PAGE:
Camera mounting tips?
  • My new house was pre-wired for IP cameras in a number of locations. The LV contractor ran the cables to standard plastic (rectangular) junction boxes. My HikVision bullet cameras have these round four hole bases that don't line up with anything on the junction boxes. Any suggestions for suppliers of adapter plates?

    Thanks!

    joe
  • Hi Joe,

    I presume these are bullet cameras? The base would normally allow for the camera to be mounted on a wall with the wires going straight out the back through the wall, but also it should have a notch/hole in it for when you want the wires coming out the side of the base. Do your cameras have this? This diagram is from the user manual for a Hikvision bullet cam - notice the notch in the base:

    image

    So what you would do is mount the camera on the wall right next to the junction box, and run the wire out through the notch into a hole in the side of the junction box.

    You could try to mount the camera directly on the junction box itself, but it's not designed for this purpose, and it might be difficult to mount it securely.
  • Ouch. The WAF is going to be bad if there's a visible cable going from the camera to the junction box. And then I'm going to need a cover for the junction box with a pass-through hole in it. Not good.

    I just got a Dahua dome camera to test out. Similar issue, but it has three mounting holes. It comes with a template that would be used on a solid surface mount. But these are going on the soffits, and I don't think the soffit material is solid enough for a mount. I really need to mount to the junction box which is secured to the truss.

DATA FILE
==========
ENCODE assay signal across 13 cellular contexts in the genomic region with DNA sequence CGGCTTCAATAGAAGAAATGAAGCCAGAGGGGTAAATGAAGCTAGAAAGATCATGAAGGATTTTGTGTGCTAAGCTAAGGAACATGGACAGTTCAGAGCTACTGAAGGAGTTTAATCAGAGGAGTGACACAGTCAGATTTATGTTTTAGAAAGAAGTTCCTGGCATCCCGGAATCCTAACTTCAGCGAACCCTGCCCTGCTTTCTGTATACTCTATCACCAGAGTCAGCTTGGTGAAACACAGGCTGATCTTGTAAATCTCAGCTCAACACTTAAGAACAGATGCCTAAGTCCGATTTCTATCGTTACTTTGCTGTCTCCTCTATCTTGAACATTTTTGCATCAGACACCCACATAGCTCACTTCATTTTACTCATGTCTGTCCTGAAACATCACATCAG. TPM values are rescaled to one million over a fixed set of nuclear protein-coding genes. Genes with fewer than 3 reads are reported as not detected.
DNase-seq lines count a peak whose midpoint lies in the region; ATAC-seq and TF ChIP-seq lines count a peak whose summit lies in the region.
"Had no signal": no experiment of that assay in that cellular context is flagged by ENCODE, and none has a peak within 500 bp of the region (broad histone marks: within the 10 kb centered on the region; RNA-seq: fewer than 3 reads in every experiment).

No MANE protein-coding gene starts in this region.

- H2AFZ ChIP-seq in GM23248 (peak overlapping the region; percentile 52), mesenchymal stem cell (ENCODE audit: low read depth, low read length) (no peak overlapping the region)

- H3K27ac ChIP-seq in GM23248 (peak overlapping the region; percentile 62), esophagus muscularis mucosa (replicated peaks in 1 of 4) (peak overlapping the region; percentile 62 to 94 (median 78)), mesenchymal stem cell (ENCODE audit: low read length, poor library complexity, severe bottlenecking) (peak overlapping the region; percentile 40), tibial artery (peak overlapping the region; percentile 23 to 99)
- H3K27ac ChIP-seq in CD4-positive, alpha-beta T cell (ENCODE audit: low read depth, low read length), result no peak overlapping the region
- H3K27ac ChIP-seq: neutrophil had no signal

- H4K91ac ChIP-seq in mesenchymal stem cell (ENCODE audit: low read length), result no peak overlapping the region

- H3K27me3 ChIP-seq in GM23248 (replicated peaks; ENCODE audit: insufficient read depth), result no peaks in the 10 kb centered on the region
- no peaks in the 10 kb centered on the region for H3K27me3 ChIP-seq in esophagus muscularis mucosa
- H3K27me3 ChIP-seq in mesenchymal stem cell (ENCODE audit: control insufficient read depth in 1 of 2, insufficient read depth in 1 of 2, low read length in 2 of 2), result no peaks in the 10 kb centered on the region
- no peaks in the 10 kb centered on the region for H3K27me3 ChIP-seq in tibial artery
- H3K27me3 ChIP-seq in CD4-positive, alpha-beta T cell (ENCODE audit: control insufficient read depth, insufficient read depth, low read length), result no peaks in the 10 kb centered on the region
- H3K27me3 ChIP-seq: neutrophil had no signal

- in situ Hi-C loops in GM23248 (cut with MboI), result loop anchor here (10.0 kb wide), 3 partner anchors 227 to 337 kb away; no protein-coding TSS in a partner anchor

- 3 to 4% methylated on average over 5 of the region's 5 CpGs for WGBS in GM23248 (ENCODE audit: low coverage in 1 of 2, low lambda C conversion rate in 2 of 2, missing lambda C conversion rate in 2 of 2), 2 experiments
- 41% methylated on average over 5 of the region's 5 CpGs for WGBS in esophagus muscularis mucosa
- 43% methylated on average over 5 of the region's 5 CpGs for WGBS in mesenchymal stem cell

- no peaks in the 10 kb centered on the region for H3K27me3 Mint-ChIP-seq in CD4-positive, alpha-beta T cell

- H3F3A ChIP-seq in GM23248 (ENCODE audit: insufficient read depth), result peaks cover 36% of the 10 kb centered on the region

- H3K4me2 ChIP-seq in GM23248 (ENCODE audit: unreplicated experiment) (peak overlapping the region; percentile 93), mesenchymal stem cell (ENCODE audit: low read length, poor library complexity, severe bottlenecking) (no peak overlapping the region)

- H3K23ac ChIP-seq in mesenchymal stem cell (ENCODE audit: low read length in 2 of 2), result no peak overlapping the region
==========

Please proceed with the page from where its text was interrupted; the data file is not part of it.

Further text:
• It's difficult to imagine exactly what you are describing. Are these cameras going outside, under the overhang of a roof?

    With the wire going out of the side of the base, if the camera is right next to the box then you won't really see it. Mount the camera to the wall if the soffit is not strong enough.

    Alternatively, if you think the junction box will make the strongest and neatest mount, and is is large enough so that you can get at least 3 of the 4 screws into it, then this may be the best solution all round. Simply screw in the cameras to the front of the box, it should be secure enough. I don't think you're going to find any mounting place that is made specifically for this purpose though.
  • Yes, under the overhang. That's what the soffit is, the horizontal material under the overhang. On some houses it's a fairly solid surface, but mine it's a somewhat flimsy vented material. That's because of the amount of attic venting needed here in SWFL.

    Best idea so far seems to be to get metal junction box covers and drill holes in them to match up with the holes on the camera bases, then bolt the camera to the plate and screw the plate into the junction box. For the bullet camera, anyway.

    I do have one commercial mount for dome camera coming today that's meant to attach to different sizes of junction boxes. We'll see how that does.

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